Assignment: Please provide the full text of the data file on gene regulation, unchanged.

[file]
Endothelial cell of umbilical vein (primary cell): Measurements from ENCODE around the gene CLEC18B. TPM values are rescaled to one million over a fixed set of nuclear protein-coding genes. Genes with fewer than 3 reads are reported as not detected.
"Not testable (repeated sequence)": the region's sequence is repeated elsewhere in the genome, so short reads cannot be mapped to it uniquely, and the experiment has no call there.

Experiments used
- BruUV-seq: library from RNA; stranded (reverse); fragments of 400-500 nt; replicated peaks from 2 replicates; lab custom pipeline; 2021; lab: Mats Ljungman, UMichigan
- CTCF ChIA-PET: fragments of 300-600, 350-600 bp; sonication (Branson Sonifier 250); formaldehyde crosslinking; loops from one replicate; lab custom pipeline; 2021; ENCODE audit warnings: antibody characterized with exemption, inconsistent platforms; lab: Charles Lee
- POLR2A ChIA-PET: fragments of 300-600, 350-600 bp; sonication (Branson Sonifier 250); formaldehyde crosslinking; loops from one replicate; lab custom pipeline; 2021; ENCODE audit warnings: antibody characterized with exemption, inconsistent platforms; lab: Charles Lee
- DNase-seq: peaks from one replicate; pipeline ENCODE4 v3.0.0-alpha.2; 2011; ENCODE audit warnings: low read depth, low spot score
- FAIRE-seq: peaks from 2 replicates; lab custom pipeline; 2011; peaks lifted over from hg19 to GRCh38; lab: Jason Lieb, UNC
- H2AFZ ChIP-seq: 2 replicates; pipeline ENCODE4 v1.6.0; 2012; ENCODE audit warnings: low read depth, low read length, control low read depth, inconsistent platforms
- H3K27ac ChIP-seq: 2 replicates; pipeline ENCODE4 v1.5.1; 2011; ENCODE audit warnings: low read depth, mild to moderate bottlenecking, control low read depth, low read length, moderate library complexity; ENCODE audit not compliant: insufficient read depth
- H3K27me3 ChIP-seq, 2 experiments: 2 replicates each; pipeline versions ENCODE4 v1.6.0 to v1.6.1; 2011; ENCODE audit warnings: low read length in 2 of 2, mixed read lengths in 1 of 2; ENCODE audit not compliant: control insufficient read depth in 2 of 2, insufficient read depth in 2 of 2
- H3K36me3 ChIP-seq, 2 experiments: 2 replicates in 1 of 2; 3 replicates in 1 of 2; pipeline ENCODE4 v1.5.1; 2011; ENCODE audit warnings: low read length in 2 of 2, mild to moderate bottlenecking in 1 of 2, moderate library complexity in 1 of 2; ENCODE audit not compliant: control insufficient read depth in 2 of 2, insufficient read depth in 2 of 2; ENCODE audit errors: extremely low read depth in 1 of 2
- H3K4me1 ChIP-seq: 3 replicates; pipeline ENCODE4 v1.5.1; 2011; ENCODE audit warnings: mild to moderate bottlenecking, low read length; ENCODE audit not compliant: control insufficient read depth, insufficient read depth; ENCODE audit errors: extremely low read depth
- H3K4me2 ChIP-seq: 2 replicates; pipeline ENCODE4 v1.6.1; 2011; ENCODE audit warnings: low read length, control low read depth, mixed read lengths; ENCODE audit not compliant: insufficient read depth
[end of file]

Endothelial cell of umbilical vein (primary cell): Measurements from ENCODE around the gene CLEC18B. TPM values are rescaled to one million over a fixed set of nuclear protein-coding genes. Genes with fewer than 3 reads are reported as not detected.
"Not testable (repeated sequence)": the region's sequence is repeated elsewhere in the genome, so short reads cannot be mapped to it uniquely, and the experiment has no call there.

Experiments used
- BruUV-seq: library from RNA; stranded (reverse); fragments of 400-500 nt; replicated peaks from 2 replicates; lab custom pipeline; 2021; lab: Mats Ljungman, UMichigan
- CTCF ChIA-PET: fragments of 300-600, 350-600 bp; sonication (Branson Sonifier 250); formaldehyde crosslinking; loops from one replicate; lab custom pipeline; 2021; ENCODE audit warnings: antibody characterized with exemption, inconsistent platforms; lab: Charles Lee
- POLR2A ChIA-PET: fragments of 300-600, 350-600 bp; sonication (Branson Sonifier 250); formaldehyde crosslinking; loops from one replicate; lab custom pipeline; 2021; ENCODE audit warnings: antibody characterized with exemption, inconsistent platforms; lab: Charles Lee
- DNase-seq: peaks from one replicate; pipeline ENCODE4 v3.0.0-alpha.2; 2011; ENCODE audit warnings: low read depth, low spot score
- FAIRE-seq: peaks from 2 replicates; lab custom pipeline; 2011; peaks lifted over from hg19 to GRCh38; lab: Jason Lieb, UNC
- H2AFZ ChIP-seq: 2 replicates; pipeline ENCODE4 v1.6.0; 2012; ENCODE audit warnings: low read depth, low read length, control low read depth, inconsistent platforms
- H3K27ac ChIP-seq: 2 replicates; pipeline ENCODE4 v1.5.1; 2011; ENCODE audit warnings: low read depth, mild to moderate bottlenecking, control low read depth, low read length, moderate library complexity; ENCODE audit not compliant: insufficient read depth
- H3K27me3 ChIP-seq, 2 experiments: 2 replicates each; pipeline versions ENCODE4 v1.6.0 to v1.6.1; 2011; ENCODE audit warnings: low read length in 2 of 2, mixed read lengths in 1 of 2; ENCODE audit not compliant: control insufficient read depth in 2 of 2, insufficient read depth in 2 of 2
- H3K36me3 ChIP-seq, 2 experiments: 2 replicates in 1 of 2; 3 replicates in 1 of 2; pipeline ENCODE4 v1.5.1; 2011; ENCODE audit warnings: low read length in 2 of 2, mild to moderate bottlenecking in 1 of 2, moderate library complexity in 1 of 2; ENCODE audit not compliant: control insufficient read depth in 2 of 2, insufficient read depth in 2 of 2; ENCODE audit errors: extremely low read depth in 1 of 2
- H3K4me1 ChIP-seq: 3 replicates; pipeline ENCODE4 v1.5.1; 2011; ENCODE audit warnings: mild to moderate bottlenecking, low read length; ENCODE audit not compliant: control insufficient read depth, insufficient read depth; ENCODE audit errors: extremely low read depth
- H3K4me2 ChIP-seq: 2 replicates; pipeline ENCODE4 v1.6.1; 2011; ENCODE audit warnings: low read length, control low read depth, mixed read lengths; ENCODE audit not compliant: insufficient read depth